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After buying just under a tenth of Twitter a month ago, the CEO of Tesla and SpaceX is finally the new owner of the platform. Why does the world’s richest man want to take control of one of the most popular social networks of the moment?

Elon Musk has long been one of the most active users on Twitter. His account is one of the most mediatic of the moment, both for the exclusive information he provides about his companies and for the polls and comments he releases. Now, in addition to being popular on the network, he has taken full control of the platform for 44,000 million dollars.

Twitter is a social network with several magnitudes smaller than others in terms of number of users, but with an influence and an ability to set the agenda like no other. The topics that are debated on this application are widely disseminated in the media. No other platform achieves so much interaction between politicians, journalists and institutions of all kinds.

For Musk, Twitter is untapped because it is not able to turn its influence into a profitable business on a sustained basis. The tycoon wants to add a button to be able to modify content once it has been published; accept payments in cryptocurrencies (to pay for ads or promotions); or act against bots that publish spam on users’ timelines.

The CEO of Tesla and SpaceX has announced his intention to offer Twitter’s algorithm in the open: this means that anyone will be able to see how posts are processed, which ones are considered a priority and according to what criteria, why ads appear on our timeline… Elon Musk declares himself to be “an absolutist of freedom of expression”.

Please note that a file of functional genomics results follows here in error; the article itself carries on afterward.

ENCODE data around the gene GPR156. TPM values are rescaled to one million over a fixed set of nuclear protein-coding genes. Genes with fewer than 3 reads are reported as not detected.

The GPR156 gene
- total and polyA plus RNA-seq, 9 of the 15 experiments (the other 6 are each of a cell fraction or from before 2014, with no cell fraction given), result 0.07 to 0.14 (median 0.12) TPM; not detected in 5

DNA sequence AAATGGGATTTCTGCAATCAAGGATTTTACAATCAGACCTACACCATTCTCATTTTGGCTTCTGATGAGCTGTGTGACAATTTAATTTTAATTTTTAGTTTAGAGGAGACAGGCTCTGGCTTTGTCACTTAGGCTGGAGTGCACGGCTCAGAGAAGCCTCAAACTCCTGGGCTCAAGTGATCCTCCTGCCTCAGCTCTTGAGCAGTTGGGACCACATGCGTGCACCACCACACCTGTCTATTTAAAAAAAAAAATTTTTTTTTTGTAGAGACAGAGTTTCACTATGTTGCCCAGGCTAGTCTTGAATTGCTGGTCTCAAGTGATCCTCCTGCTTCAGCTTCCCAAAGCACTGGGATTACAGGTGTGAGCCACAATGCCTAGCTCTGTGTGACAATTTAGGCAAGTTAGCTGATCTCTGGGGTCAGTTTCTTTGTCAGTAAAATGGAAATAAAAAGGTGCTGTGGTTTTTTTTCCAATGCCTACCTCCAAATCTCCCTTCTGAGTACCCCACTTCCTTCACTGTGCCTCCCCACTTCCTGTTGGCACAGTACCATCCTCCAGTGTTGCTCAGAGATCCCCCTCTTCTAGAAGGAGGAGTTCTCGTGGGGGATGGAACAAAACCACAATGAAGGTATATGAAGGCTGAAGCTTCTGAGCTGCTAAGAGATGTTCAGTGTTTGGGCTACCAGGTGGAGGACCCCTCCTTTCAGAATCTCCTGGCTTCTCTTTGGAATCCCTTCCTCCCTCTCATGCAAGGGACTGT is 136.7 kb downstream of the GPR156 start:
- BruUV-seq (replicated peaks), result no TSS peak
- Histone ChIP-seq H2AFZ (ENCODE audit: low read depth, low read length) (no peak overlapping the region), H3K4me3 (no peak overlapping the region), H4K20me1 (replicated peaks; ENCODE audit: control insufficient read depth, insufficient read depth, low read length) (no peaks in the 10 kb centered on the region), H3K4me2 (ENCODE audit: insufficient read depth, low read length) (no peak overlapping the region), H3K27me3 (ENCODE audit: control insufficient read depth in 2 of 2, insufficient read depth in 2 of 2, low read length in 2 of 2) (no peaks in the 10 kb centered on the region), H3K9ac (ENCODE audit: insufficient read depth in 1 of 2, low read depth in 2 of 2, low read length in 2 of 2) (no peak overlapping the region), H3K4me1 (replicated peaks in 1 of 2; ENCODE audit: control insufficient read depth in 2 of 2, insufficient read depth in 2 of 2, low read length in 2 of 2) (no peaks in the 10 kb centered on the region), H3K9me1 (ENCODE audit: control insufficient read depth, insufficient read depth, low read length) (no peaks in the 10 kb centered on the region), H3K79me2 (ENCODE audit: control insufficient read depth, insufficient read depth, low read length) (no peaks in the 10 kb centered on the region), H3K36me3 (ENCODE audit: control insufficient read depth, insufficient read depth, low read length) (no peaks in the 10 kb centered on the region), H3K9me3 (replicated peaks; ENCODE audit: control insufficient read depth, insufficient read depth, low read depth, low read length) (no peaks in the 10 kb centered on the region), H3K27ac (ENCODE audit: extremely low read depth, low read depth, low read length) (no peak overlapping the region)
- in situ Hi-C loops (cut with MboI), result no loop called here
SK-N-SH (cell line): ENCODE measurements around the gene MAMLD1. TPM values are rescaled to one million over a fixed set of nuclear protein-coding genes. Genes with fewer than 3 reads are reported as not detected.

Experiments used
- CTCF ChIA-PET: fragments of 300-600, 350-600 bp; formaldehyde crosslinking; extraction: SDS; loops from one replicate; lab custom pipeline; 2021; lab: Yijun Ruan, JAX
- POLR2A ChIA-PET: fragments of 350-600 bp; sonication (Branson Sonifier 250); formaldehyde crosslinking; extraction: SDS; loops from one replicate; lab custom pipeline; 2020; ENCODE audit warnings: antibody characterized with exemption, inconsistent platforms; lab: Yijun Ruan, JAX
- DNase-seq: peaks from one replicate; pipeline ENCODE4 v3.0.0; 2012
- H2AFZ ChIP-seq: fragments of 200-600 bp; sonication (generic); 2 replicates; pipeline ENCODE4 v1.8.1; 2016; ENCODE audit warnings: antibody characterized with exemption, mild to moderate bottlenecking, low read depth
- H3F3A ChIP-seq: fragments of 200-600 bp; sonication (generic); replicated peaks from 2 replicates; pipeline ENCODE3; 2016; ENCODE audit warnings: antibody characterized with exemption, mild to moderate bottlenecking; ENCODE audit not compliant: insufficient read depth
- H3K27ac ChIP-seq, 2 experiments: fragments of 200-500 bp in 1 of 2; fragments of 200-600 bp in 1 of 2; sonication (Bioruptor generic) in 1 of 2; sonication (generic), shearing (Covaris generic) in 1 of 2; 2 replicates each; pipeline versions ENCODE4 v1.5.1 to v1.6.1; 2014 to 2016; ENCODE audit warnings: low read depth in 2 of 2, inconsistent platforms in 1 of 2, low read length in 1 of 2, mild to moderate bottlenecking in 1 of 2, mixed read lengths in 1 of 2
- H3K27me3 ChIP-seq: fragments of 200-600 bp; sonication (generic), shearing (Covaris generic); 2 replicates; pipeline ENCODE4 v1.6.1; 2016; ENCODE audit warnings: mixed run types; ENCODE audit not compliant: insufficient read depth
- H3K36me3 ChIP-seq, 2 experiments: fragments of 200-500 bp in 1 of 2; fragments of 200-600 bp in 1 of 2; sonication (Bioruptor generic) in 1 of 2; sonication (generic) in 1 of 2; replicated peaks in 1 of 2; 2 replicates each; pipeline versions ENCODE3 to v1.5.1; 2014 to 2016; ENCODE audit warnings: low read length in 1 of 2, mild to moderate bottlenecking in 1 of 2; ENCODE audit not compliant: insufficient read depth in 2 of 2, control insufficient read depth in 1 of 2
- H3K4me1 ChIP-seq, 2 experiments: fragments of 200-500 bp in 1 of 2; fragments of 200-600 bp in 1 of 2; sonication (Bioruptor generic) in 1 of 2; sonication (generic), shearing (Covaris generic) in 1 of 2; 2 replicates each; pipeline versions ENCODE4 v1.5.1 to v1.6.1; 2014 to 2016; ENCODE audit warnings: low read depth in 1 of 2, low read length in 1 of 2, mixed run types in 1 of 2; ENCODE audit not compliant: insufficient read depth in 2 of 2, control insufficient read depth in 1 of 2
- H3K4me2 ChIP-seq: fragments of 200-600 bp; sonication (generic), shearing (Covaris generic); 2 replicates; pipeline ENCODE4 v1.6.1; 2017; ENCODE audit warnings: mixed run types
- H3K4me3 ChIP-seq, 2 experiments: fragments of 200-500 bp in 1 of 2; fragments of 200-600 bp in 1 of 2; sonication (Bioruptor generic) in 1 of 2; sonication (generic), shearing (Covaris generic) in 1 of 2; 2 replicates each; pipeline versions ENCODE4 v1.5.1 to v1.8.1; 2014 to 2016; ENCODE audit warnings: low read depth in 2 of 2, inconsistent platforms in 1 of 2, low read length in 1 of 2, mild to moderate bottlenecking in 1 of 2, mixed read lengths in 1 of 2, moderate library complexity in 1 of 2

The most critical voices have been warning of the dangers of this approach, from the consequences of allowing hate speech to proliferate to the point at which this freedom of expression collides with human rights. It also remains to be seen exactly how Elon Musk understands this unfettered freedom of speech.

From now on, what will be the strategy to combat fake news and disinformation? If Musk uses the free speech argument to defend that all opinions are publishable, does it mean that Donald Trump would get his Twitter profile back? (His account was suspended for inciting violence and defending the assault on the Capitol).

In addition to concerns about freedom of expression, there are also questions about users’ privacy: will Twitter remain a free app, will users have to pay to keep their personal data from being used for commercial purposes, and could it use its power to hide information it is not interested in or to veto negative opinions about it. Moreover, it could use its power to hide information it is not interested in or to veto negative opinions about it.

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